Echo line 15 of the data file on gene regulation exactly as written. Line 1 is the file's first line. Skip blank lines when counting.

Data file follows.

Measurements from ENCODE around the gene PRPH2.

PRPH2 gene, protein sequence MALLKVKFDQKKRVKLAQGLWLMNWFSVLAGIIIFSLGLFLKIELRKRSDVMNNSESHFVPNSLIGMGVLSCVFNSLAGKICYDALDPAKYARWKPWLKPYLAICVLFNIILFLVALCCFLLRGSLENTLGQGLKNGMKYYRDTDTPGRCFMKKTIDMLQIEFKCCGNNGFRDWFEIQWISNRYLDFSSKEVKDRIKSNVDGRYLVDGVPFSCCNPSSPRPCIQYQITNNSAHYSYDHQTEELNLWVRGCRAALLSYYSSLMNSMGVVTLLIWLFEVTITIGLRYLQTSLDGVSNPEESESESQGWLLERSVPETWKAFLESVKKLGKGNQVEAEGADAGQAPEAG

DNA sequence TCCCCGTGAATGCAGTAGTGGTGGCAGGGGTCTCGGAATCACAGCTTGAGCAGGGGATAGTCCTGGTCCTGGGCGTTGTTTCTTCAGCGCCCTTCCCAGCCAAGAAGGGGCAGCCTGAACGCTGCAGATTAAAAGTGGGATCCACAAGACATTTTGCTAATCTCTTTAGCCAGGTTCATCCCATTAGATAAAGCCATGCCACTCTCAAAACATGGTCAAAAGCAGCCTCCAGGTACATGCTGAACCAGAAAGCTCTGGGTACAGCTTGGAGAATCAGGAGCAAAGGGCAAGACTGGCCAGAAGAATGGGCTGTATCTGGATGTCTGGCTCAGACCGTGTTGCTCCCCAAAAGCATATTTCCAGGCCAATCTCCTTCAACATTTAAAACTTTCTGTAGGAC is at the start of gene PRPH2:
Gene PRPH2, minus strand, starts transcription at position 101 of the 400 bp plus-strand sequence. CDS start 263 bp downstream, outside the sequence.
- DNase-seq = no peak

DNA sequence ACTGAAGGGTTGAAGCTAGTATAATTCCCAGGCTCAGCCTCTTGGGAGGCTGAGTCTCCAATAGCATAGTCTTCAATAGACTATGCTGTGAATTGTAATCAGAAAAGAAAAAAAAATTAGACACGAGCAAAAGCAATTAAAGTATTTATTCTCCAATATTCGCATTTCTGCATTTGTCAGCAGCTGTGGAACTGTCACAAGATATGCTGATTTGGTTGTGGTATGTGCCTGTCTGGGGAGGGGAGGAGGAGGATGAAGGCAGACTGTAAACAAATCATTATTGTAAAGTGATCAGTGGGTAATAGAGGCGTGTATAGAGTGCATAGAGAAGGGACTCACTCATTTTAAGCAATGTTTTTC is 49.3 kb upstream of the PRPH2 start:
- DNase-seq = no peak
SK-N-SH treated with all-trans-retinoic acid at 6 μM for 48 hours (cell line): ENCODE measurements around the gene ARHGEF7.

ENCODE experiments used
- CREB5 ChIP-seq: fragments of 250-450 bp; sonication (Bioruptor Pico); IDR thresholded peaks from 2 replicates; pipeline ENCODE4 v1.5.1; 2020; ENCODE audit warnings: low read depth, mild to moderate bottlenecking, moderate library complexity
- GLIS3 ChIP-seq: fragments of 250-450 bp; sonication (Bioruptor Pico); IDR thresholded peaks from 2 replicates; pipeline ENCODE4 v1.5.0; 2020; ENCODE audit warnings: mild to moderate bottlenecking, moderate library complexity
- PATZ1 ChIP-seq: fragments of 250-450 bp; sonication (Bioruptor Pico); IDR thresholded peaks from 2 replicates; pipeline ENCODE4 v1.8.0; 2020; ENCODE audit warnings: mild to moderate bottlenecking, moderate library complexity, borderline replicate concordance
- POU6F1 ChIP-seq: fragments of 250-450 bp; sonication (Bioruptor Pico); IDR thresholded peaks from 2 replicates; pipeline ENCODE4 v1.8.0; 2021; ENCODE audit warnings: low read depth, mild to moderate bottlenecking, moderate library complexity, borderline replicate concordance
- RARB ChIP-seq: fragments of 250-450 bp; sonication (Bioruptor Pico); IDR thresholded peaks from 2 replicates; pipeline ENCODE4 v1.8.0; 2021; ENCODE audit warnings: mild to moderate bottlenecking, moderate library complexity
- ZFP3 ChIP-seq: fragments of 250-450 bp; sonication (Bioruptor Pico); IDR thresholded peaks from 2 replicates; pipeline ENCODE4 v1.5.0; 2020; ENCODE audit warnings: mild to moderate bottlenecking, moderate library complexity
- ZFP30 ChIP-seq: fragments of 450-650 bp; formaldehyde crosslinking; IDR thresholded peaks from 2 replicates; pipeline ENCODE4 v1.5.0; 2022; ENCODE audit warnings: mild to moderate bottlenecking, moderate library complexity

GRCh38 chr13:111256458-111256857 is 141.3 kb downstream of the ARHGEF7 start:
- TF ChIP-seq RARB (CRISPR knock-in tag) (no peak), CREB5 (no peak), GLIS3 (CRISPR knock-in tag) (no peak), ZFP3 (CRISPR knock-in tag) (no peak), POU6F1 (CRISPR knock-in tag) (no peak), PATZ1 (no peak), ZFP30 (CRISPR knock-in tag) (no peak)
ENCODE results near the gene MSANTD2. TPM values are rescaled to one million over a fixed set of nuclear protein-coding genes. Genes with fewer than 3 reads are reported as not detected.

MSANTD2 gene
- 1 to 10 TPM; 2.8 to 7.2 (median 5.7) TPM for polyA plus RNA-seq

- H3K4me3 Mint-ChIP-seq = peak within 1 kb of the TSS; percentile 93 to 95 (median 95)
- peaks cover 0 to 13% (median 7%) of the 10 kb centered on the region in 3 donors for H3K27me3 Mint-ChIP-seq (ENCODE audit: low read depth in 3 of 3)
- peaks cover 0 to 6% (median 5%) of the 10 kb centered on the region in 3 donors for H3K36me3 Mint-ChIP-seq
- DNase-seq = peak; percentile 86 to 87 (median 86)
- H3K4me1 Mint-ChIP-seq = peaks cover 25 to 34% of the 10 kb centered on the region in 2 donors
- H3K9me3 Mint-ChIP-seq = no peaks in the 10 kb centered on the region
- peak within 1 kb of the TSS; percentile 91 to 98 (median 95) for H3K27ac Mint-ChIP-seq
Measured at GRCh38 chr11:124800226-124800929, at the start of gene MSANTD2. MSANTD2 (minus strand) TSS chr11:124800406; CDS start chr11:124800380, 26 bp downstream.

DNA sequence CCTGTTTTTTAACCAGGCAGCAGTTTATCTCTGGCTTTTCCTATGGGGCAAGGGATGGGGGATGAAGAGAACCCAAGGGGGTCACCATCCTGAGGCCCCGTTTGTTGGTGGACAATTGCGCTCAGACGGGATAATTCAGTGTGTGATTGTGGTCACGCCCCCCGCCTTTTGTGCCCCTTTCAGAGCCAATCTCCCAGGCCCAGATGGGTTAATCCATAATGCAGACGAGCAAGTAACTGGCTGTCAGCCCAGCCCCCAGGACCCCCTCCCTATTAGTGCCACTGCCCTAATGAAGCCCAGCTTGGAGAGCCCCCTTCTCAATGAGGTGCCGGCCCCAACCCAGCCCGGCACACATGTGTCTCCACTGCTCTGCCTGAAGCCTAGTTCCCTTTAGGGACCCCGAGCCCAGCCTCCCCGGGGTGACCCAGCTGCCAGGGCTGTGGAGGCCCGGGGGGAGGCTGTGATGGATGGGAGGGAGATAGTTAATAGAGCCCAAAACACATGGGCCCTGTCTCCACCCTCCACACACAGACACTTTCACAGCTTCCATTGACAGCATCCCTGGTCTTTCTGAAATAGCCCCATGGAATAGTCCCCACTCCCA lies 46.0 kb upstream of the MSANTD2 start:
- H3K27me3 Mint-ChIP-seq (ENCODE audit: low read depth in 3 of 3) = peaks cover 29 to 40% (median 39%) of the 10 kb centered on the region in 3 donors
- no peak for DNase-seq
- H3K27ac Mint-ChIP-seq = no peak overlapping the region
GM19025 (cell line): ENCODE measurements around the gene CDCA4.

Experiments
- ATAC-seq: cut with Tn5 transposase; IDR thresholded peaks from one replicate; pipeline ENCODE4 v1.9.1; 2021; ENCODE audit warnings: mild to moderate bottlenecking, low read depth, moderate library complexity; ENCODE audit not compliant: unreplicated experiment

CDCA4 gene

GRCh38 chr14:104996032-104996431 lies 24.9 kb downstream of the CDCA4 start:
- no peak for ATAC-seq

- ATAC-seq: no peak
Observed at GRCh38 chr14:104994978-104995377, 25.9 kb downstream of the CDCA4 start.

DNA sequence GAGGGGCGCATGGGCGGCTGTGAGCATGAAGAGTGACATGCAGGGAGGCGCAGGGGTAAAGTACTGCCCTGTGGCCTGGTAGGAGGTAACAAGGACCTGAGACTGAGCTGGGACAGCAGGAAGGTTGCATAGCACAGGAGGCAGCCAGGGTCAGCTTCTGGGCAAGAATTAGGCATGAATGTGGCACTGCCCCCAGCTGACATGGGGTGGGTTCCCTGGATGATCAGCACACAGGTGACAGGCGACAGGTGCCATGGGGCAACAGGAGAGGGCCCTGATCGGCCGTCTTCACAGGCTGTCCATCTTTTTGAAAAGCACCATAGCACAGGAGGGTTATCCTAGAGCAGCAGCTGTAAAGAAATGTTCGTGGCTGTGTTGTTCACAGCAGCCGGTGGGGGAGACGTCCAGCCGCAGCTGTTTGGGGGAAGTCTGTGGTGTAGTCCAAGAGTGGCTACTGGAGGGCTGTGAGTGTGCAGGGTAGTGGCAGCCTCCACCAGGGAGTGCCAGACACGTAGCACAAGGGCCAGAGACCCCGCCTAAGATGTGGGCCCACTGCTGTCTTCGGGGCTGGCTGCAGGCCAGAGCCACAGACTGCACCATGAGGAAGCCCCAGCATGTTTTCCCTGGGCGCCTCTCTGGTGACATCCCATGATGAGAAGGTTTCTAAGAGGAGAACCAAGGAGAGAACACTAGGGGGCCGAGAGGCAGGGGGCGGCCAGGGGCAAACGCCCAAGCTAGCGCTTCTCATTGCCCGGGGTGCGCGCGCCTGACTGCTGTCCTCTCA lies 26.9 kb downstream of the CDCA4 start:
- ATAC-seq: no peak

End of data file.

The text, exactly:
- ZFP3 ChIP-seq: fragments of 250-450 bp; sonication (Bioruptor Pico); IDR thresholded peaks from 2 replicates; pipeline ENCODE4 v1.5.0; 2020; ENCODE audit warnings: mild to moderate bottlenecking, moderate library complexity